Indian government ends Internet blackout in restive Kashmir

In this file photo, Kashmiri students use the internet at a Tourist Reception Centre (TRC) in Srinagar on Dec. 3, 2019. (AFP)
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Updated 25 January 2020

Indian government ends Internet blackout in restive Kashmir

  • Social media sites remain blocked, with only 301 government approved websites accessible
  • Indian- administered Kashmir’s 7 million inhabitants have been affected by web blackout since August last year

SRINAGAR: Indian authorities on Saturday restored Internet in Indian-administered Kashmir after a five-and-a half-month blackout but maintained a block on social media sites.
Prime Minister Narendra Modi’s government imposed a communications blackout in early August when it stripped the portion of Kashmir it controls — the country’s only Muslim-majority region — of its partial autonomy.
India also imposed a curfew, sent in tens of thousands of extra troops and detained dozens of Kashmiri political leaders and others, many of whom remain in detention, drawing criticism abroad.
Internet access was restored Saturday but only to 301 government-approved websites that include international news publications and platforms such as Netflix and Amazon.
Mobile phone data access was also restored, although it was limited to slower second-generation (2G) connections.
“It’s good some Internet access has been restored but it’s so slow I’m hardly able to access anything and social media is also off-limits,” Raashid Ahmad, a university student, told AFP.
Azhar Hussain, a local businessman, also complained about the Internet speed being “painfully slow.”
India is the world leader in cutting Internet services, activists say, and access was also temporarily suspended in other parts of the country during recent protests against a new citizenship law.
Since August, freedom of movement in heavily-militarized Kashmir has been gradually restored as has cellphone coverage, but apart from at a handful of locations, there has been no regular Internet access.
This made life even harder for the region’s seven million inhabitants and hit the local economy hard.
Modi’s government said that the blackout was for security reasons, aimed at restricting the ability of armed militants — who it says are backed by arch-rival Pakistan — to communicate.
However, the Supreme Court criticized the government earlier this month for the move, calling it an “arbitrary exercise of power.”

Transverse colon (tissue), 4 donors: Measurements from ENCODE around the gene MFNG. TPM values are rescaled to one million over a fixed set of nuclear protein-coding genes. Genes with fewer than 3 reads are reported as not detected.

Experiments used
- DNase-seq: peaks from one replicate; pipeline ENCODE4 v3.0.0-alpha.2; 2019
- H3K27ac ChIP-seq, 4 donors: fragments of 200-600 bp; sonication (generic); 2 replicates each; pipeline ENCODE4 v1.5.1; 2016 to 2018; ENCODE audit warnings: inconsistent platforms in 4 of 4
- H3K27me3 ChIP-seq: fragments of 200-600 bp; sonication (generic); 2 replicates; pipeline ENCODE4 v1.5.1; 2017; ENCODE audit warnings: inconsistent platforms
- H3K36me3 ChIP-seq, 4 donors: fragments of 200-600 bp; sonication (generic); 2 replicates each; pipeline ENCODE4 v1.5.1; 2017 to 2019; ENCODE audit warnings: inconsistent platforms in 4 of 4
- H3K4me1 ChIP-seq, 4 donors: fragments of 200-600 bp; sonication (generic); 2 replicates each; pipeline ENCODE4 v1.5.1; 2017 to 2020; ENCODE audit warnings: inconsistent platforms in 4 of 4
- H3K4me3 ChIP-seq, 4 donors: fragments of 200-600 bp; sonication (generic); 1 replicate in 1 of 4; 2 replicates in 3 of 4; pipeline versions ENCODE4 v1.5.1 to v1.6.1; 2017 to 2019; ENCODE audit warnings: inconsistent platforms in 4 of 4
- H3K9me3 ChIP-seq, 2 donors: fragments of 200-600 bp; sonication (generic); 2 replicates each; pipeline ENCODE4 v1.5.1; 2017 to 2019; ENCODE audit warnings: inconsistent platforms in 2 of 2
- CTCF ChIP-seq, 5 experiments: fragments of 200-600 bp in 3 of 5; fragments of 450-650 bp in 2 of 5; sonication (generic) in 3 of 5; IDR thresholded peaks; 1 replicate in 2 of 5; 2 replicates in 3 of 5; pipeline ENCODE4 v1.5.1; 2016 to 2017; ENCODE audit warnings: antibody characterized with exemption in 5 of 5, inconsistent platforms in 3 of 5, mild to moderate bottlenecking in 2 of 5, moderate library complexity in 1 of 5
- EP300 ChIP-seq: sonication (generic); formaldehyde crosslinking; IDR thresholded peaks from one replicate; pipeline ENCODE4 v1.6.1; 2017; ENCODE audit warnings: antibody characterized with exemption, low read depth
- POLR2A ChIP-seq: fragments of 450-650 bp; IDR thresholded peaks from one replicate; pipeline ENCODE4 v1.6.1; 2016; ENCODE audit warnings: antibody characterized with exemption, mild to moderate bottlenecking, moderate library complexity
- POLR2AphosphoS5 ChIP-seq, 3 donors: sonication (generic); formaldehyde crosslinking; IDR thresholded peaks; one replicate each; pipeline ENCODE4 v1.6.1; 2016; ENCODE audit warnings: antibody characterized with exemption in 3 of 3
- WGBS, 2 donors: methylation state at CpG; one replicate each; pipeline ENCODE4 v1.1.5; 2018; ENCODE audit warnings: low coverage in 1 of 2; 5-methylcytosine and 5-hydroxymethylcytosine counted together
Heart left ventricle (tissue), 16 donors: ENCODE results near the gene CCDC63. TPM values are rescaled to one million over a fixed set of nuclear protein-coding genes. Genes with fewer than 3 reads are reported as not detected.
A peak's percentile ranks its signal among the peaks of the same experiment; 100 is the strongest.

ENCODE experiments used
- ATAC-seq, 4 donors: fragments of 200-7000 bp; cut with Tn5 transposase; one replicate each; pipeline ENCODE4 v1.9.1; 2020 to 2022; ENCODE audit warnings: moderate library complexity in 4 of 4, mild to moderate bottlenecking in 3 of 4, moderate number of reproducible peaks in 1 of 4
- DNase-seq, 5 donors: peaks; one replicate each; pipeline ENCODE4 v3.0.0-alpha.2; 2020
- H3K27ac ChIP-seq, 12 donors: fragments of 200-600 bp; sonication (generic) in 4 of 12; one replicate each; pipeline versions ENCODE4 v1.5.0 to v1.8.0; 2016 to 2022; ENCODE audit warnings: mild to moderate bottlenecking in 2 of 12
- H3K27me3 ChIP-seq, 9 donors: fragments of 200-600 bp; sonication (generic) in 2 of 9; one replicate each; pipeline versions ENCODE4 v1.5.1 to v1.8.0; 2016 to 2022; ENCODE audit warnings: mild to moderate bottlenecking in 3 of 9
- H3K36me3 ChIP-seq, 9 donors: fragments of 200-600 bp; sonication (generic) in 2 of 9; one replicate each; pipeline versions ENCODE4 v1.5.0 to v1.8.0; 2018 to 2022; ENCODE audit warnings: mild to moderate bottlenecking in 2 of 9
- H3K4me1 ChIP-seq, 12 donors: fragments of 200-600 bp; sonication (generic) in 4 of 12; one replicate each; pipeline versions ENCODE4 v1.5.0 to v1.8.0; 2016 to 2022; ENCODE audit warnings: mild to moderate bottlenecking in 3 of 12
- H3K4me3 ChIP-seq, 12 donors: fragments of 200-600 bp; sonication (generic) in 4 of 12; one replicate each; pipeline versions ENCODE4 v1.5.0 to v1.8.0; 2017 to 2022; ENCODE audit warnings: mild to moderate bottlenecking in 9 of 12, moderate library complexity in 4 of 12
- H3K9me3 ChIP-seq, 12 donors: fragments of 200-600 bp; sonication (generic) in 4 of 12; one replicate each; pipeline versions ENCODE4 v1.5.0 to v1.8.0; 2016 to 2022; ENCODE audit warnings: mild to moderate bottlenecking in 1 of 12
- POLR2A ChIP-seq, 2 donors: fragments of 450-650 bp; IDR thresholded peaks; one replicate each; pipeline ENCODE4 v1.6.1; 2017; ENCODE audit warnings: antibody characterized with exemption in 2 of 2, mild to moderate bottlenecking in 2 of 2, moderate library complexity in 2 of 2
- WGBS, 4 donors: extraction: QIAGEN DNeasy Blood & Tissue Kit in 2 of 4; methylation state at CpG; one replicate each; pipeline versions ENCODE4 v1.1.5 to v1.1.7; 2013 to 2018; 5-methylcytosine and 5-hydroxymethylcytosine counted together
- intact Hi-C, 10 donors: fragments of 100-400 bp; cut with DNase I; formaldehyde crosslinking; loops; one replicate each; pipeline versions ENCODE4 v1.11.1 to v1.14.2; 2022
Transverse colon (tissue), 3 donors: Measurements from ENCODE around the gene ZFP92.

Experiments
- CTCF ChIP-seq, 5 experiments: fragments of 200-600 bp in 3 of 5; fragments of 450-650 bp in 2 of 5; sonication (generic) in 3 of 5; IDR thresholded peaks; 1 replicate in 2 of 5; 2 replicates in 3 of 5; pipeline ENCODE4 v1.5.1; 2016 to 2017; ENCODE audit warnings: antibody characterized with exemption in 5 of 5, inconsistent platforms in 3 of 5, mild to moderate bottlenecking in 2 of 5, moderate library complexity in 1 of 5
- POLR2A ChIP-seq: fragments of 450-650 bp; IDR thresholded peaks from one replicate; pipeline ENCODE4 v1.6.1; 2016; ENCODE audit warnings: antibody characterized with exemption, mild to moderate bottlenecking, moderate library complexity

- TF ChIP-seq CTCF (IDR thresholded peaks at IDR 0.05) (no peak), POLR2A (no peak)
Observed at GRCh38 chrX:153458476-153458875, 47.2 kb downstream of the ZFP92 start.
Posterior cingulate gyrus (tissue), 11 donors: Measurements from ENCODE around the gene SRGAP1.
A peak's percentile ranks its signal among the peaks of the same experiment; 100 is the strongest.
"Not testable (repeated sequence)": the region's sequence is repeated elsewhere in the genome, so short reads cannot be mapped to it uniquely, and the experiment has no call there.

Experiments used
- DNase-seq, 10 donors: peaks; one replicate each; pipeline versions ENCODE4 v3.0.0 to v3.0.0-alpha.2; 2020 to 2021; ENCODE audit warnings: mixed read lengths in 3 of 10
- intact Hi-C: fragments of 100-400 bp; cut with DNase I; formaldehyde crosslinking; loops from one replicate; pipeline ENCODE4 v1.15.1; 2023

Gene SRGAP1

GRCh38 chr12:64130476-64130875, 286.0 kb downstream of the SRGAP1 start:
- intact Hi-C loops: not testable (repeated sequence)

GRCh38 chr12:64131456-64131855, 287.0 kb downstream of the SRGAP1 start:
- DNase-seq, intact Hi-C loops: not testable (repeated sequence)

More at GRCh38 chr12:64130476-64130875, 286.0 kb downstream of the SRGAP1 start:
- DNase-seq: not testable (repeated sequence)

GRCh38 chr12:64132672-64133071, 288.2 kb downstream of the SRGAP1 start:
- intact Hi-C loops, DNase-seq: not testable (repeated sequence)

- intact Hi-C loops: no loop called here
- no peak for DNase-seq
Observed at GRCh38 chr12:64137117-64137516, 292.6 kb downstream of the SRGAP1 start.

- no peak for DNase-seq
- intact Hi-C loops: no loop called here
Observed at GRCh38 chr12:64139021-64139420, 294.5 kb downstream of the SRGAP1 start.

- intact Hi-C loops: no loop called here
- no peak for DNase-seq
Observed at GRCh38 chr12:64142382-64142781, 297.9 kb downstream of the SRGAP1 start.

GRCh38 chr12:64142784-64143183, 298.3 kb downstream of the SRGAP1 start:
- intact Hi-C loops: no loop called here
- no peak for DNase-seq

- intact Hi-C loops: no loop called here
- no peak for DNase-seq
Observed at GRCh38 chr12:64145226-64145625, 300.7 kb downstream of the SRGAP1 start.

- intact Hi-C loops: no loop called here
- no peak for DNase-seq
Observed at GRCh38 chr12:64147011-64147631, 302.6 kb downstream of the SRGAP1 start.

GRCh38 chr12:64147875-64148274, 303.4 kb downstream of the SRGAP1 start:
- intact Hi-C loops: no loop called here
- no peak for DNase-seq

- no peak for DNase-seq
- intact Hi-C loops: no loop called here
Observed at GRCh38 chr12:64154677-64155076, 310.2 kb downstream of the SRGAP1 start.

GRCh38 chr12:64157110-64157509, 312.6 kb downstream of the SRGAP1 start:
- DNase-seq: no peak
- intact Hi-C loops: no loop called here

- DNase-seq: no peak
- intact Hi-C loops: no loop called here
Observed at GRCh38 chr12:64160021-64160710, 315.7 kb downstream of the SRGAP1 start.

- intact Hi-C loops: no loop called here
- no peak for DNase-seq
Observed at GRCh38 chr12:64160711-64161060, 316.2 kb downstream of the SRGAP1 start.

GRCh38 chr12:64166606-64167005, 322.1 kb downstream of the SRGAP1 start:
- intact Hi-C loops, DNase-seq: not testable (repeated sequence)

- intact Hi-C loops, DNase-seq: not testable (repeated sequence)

The court also stated that having access to the Internet “is integral to an individual’s right to freedom of speech and expression.”
Kashmir has been divided between India and Pakistan since independence in 1947, and has been the spark of two wars and numerous flare-ups between the two nuclear-armed foes.
A bloody insurgency against Indian rule that has raged in the scenic Himalayan region for decades has left tens of thousands dead, mostly civilians.


Prayers at fire-bombed mosques as India’s riot toll grows

Updated 28 February 2020

Prayers at fire-bombed mosques as India’s riot toll grows

  • 180 men prayed on the rooftop of a mosque that was set on fire in the Tuesday unrest
  • The 72-hour clash between Hindus and Muslims left at least 38 dead and hundreds injured

NEW DELHI: Muslims in a northeastern neighborhood of India’s capital returned for weekly prayers at fire-bombed mosques on Friday, two days after a 72-hour clash between Hindus and Muslims that left at least 38 dead and hundreds injured.
Five days after they started, it was still unclear exactly what sparked the riots — the worst communal violence in New Delhi in decades — and the death toll at hospitals was continuing to rise.
“If they burn our mosques, we will rebuild them again and pray. It’s our religious right and nobody can stop us from practicing our religion,” said Mohammad Sulaiman, who was among about 180 men who prayed on the rooftop of a mosque that was set on fire in the unrest.
Tensions between Hindu hard-liners and Muslims protesting Prime Minister Narendra Modi government’s Hindu-first policies had been building for months when they exploded Sunday night, on the eve of US President Donald Trump’s first state visit to India.